Event on Open Science arranged by the Swedish non-profit membership organisation Science & Public (Vetenskap & Allmänhet, VA), October 12th, Stockholm, Sweden
The theme for this conference was Open Science, what Open Science means in practice and how we will make Open Science a reality in Sweden. Background for the event was the Competitiveness Council conclusions on the transition towards an Open Science system, adopted by the EU Member States in May 2016. They imply that open science needs to be considered as “when” and “how” rather than “if”.
According to Celina Ramjoué, head of Sector on Open Access to Scientific Publications and Data at the Digital Science Unit, European Commission, and keynote at the conference
, the benefits of Open Science concerns science as well as business and society at large. Ramjoué concluded that Sweden is doing all the right things regarding Open Science, but encouraged all stakeholders in Sweden to engage more on the European level. “It will take some time and effort, but it’s truly worth it”, Ramjoué ensured.
Four parts included in Open Science were introduced and discussed during the day. Beate Eellend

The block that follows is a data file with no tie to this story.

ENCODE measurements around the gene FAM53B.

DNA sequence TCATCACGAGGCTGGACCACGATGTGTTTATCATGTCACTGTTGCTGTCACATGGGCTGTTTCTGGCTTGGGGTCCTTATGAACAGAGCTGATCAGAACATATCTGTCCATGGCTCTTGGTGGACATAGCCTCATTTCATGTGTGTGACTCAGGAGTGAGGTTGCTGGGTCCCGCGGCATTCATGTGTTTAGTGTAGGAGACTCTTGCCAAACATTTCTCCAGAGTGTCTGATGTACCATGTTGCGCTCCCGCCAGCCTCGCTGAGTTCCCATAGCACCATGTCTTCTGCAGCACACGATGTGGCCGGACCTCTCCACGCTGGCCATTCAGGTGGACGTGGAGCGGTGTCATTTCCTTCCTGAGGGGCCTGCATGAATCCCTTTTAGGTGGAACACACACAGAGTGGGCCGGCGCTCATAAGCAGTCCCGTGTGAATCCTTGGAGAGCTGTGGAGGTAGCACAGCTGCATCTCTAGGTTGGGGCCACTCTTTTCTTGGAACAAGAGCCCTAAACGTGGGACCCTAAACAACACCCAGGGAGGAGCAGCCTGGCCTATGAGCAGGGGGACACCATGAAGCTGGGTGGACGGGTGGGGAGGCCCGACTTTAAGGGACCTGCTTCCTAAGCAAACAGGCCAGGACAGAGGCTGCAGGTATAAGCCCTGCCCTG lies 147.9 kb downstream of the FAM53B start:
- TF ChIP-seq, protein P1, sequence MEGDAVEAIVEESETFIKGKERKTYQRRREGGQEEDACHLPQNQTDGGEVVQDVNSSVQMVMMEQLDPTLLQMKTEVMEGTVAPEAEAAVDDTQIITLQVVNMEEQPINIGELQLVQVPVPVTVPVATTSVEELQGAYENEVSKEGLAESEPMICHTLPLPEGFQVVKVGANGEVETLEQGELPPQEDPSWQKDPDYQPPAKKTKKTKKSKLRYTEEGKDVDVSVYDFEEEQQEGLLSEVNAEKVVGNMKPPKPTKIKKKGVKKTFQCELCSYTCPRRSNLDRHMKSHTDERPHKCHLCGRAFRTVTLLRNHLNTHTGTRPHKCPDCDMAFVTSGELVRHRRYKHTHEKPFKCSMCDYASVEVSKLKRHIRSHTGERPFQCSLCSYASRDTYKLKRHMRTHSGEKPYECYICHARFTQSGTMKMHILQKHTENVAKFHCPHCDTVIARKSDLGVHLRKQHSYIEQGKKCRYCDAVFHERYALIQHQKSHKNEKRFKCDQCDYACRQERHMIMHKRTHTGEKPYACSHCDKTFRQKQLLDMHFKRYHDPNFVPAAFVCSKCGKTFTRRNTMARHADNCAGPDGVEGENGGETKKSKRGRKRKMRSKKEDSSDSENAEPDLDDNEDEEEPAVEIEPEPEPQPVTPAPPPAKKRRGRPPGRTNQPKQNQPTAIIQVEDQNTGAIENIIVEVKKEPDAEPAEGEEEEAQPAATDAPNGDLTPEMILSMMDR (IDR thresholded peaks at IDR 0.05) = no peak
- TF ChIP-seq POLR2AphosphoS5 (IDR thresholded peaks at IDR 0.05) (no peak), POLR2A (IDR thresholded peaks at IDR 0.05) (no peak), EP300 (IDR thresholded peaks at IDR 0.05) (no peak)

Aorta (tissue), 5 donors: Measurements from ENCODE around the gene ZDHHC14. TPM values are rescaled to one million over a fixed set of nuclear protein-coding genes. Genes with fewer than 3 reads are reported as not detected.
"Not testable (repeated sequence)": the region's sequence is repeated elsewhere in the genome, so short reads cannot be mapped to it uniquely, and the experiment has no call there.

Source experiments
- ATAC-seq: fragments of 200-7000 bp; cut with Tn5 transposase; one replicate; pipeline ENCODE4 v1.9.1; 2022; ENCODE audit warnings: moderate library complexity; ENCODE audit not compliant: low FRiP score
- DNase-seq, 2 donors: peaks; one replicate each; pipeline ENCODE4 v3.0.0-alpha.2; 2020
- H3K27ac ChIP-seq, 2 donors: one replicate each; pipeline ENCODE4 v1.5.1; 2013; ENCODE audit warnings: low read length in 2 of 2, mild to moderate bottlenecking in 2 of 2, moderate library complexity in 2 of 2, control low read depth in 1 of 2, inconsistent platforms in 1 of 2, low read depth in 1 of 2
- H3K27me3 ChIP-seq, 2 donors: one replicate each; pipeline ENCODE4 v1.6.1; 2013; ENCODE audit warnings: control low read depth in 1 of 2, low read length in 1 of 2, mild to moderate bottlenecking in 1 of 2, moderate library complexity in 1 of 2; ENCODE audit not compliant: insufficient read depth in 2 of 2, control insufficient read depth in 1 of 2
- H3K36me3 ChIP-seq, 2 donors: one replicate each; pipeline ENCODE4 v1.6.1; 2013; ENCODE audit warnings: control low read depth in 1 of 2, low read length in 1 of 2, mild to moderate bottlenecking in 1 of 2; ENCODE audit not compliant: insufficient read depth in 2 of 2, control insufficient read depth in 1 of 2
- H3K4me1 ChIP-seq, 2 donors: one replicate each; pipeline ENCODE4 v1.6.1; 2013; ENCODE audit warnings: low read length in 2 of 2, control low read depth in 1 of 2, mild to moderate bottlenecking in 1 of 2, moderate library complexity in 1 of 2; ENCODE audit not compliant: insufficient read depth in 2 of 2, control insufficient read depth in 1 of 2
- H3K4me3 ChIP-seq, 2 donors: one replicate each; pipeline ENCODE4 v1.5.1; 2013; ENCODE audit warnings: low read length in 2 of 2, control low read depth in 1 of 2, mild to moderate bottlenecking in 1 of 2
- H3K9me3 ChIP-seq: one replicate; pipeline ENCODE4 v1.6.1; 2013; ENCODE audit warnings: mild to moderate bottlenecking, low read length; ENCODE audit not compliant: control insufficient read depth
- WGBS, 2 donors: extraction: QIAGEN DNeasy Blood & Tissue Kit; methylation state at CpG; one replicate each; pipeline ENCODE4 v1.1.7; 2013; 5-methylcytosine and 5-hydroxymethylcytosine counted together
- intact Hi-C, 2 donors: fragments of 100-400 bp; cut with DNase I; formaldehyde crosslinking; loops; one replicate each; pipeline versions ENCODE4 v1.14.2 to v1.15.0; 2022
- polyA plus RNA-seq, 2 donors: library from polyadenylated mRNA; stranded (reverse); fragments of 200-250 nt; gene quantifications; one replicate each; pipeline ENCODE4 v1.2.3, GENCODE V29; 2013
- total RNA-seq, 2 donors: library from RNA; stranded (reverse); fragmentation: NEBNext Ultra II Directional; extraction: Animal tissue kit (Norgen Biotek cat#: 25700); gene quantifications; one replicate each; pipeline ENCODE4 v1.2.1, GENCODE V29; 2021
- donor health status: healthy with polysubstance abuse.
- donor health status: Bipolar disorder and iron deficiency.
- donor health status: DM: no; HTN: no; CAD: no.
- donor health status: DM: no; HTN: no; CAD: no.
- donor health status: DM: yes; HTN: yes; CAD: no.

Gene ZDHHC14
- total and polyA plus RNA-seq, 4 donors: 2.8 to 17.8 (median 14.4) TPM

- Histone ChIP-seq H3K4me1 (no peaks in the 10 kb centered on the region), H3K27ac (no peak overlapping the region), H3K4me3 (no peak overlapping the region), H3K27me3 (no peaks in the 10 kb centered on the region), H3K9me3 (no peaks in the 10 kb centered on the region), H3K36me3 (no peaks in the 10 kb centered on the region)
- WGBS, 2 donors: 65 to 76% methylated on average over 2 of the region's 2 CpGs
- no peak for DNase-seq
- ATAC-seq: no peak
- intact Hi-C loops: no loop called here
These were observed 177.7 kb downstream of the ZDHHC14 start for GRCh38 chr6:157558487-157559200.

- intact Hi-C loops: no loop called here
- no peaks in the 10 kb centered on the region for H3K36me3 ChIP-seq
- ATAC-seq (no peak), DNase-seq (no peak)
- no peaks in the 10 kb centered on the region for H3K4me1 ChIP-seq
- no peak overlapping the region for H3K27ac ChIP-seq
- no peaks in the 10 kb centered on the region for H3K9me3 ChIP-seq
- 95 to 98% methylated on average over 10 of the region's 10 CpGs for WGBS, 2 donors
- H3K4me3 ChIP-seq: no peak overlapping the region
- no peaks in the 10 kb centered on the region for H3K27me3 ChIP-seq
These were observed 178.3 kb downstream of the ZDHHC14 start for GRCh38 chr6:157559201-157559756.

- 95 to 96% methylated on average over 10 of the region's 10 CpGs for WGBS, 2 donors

, Programme Manager Openaccess.se at the National Library of Sweden presented the context and benefits of Open Access to scientific publications
, Christopher Kullenberg
, researcher at Gothenburg University introduced the many important aspects of Open Data
, Kjell Bolmgren
, researcher at Swedish University of Agricultural Sciences talked about the opportunities of Citizen Science
and Maria Lindholm
, Director of Research at Science & Public presented RRI
and how to use these tools for a more responsible research and innovation.
Nearly 200 participants took part in the event and discussed in sub-groups the possibilities and challenges of these four parts of Open Science. The dialogues were followed up by panel discussions with representatives from multiple groups of stakeholders, e.g. funders, science journalists, vice-chancellors, researchers, students and not-profit organizations. Also, all participants took part in an interactive voting
, where the most important possibilities and challenges were selected. Karin Röding
, State Secretary to the Minister for Higher Education and Research, Helene Hellmark Knutsson, concluded the event by presenting the Swedish Governments approach towards Open Science. She stressed that open access to scientific publications and research data is most important for democracy in society and pointed out that the responsibility for the transformation to open science must be shared among all stakeholders within the research community. However, she emphasized, there is also a need for political support in the process.
The event was recorded and can be downloaded here (in Swedish): https://www.youtube.com/watch?v=CUNnddKvZ9o